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Tuning fork used by Meigs to ensure that iron placed in the Dome was sound, along with copies of Meigs' writing and pieces of cast iron recovered from the Dome during the restoration project.

Cool Tools: A Tuning Fork?

As the temperature cooled down this winter, we asked Architect of the Capitol (AOC) employees to join a hot (and friendly) competition – AOC Cool Tools – and share the cool tools they use to get their jobs done.

Every employee, in every job we do, uses tools, from a crane that lifts heavy loads to the pen that signs the contract for the crane. We received several entries, and asked AOC employees to select the coolest tool. When all the votes were tallied, it was clear that the coolest tool this quarter was a fork.

But it's a special, and historic, fork.

This simple looking tool is a tuning fork. It consists of a two-pronged, U-shaped bar of steel. When it is struck against a surface or with an object, its vibrations resonate at a specific constant pitch.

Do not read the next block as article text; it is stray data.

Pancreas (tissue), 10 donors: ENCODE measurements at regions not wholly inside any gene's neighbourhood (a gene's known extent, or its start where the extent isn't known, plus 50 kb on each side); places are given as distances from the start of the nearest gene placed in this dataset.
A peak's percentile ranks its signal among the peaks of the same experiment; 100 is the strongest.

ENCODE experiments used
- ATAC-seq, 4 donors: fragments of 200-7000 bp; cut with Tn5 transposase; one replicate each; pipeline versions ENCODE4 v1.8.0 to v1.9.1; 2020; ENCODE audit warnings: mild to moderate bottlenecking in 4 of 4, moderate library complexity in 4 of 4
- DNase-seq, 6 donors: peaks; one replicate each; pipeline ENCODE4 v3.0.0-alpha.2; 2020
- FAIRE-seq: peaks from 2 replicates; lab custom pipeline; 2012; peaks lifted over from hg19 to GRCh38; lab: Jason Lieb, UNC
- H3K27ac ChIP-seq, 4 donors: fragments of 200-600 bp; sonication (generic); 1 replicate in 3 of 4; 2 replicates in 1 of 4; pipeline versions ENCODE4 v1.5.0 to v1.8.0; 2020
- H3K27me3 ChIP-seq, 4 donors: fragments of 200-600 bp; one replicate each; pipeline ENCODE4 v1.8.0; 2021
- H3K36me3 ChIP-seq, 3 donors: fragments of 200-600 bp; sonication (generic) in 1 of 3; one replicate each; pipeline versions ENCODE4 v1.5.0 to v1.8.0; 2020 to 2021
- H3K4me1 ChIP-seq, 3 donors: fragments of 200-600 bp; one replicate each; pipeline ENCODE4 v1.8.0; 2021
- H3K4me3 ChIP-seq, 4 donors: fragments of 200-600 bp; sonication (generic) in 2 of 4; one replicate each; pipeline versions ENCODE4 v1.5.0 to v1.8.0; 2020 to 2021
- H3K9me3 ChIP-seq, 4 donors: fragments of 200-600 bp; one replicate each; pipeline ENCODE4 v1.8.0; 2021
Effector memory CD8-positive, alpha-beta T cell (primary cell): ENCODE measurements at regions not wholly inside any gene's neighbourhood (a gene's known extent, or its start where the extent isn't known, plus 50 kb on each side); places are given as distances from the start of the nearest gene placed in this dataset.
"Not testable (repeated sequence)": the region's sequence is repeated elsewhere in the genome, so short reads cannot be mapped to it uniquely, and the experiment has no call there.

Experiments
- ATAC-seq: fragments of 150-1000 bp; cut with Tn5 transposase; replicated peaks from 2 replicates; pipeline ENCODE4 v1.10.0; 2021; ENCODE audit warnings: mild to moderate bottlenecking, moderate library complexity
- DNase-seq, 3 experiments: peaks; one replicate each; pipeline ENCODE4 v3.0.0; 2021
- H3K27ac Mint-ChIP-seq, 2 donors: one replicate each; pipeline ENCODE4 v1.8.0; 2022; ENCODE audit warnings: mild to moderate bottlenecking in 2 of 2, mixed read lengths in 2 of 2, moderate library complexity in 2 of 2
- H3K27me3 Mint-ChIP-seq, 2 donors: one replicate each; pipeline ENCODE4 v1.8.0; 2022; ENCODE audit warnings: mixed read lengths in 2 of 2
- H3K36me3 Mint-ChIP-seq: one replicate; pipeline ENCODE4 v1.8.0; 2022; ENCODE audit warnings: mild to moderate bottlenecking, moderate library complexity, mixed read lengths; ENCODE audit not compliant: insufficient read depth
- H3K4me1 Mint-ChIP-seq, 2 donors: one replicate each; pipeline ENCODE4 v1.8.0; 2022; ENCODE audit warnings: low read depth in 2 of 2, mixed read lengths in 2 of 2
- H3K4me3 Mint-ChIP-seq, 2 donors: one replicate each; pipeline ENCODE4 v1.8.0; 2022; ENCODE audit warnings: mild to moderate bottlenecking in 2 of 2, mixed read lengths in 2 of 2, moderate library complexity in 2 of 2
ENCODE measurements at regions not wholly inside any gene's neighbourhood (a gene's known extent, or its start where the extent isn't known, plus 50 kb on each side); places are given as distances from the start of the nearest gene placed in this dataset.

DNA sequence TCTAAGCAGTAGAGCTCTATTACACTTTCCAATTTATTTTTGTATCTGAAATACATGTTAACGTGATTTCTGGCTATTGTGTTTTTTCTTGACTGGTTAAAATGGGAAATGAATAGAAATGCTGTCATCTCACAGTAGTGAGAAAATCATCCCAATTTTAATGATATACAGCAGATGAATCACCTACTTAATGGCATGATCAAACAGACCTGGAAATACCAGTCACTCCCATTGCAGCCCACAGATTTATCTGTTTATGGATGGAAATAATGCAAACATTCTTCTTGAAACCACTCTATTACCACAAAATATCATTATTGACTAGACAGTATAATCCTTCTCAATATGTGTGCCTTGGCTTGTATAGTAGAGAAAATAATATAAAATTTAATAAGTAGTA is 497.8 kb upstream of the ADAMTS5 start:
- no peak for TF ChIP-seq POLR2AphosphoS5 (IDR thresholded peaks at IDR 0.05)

Tuning forks are frequently used by musicians to adjust their instruments. So why does AOC have one and what makes it cool?

When the Dome was being constructed in the 1850s, Supervising Engineer Montgomery C. Meigs used the tuning fork to evaluate cast iron beams made for the Capitol Dome. To test a beam, the engineer would strike it with the tuning fork and rest the fork's head on the beam. The tone produced would tell if the beam had a flaw, such as a crack or a void. Bad beams were rejected and good beams were lifted to their place in the Dome, where they remain today.

Iron foundry of Janes, Fowler, Kirtland Company in The Bronx, New York, where iron for the Dome was cast at seven cents per pound. Montgomery C. Meigs, U.S. Army Engineer, who oversaw construction of the cast iron Dome.

LEFT: Iron foundry of Janes, Fowler, Kirtland Company in The Bronx, New York, where iron for the Dome was cast at seven cents per pound. (photo circa 1862); RIGHT: Montgomery C. Meigs, U.S. Army Engineer, who oversaw construction of the cast iron Dome.

Modern industry has moved on to more sophisticated technology, but the Curator Division is happy to have this unique artifact in its collection.

This story is also published in the Winter 2016 issue of AOC's Tholos magazine.

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